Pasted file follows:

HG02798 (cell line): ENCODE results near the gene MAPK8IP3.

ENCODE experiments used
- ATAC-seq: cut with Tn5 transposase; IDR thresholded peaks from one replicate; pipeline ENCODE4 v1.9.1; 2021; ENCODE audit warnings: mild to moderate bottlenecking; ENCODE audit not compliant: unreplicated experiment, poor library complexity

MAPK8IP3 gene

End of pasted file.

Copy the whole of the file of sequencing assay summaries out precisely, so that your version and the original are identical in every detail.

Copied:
HG02798 (cell line): ENCODE results near the gene MAPK8IP3.

ENCODE experiments used
- ATAC-seq: cut with Tn5 transposase; IDR thresholded peaks from one replicate; pipeline ENCODE4 v1.9.1; 2021; ENCODE audit warnings: mild to moderate bottlenecking; ENCODE audit not compliant: unreplicated experiment, poor library complexity

MAPK8IP3 gene